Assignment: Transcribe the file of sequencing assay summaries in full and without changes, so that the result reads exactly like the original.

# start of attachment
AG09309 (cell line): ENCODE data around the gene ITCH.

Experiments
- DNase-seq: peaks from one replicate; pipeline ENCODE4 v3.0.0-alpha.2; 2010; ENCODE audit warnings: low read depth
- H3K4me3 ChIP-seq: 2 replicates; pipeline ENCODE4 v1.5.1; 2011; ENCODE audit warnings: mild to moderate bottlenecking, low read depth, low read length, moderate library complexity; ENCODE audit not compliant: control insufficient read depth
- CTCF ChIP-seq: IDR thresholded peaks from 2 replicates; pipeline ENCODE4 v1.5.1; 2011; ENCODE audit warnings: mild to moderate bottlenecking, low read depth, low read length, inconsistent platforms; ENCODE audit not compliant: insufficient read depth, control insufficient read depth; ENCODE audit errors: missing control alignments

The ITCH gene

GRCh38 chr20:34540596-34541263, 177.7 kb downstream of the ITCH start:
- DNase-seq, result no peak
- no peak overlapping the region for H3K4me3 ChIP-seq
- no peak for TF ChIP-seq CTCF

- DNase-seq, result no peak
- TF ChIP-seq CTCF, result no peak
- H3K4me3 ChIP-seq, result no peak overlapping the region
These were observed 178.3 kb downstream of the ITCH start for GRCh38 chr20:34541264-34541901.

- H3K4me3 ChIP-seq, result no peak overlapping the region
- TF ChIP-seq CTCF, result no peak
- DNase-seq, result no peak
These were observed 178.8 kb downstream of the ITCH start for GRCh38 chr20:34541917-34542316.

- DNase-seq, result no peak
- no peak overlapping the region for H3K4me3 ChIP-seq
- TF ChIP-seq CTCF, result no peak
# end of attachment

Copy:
AG09309 (cell line): ENCODE data around the gene ITCH.

Experiments
- DNase-seq: peaks from one replicate; pipeline ENCODE4 v3.0.0-alpha.2; 2010; ENCODE audit warnings: low read depth
- H3K4me3 ChIP-seq: 2 replicates; pipeline ENCODE4 v1.5.1; 2011; ENCODE audit warnings: mild to moderate bottlenecking, low read depth, low read length, moderate library complexity; ENCODE audit not compliant: control insufficient read depth
- CTCF ChIP-seq: IDR thresholded peaks from 2 replicates; pipeline ENCODE4 v1.5.1; 2011; ENCODE audit warnings: mild to moderate bottlenecking, low read depth, low read length, inconsistent platforms; ENCODE audit not compliant: insufficient read depth, control insufficient read depth; ENCODE audit errors: missing control alignments

The ITCH gene

GRCh38 chr20:34540596-34541263, 177.7 kb downstream of the ITCH start:
- DNase-seq, result no peak
- no peak overlapping the region for H3K4me3 ChIP-seq
- no peak for TF ChIP-seq CTCF

- DNase-seq, result no peak
- TF ChIP-seq CTCF, result no peak
- H3K4me3 ChIP-seq, result no peak overlapping the region
These were observed 178.3 kb downstream of the ITCH start for GRCh38 chr20:34541264-34541901.

- H3K4me3 ChIP-seq, result no peak overlapping the region
- TF ChIP-seq CTCF, result no peak
- DNase-seq, result no peak
These were observed 178.8 kb downstream of the ITCH start for GRCh38 chr20:34541917-34542316.

- DNase-seq, result no peak
- no peak overlapping the region for H3K4me3 ChIP-seq
- TF ChIP-seq CTCF, result no peak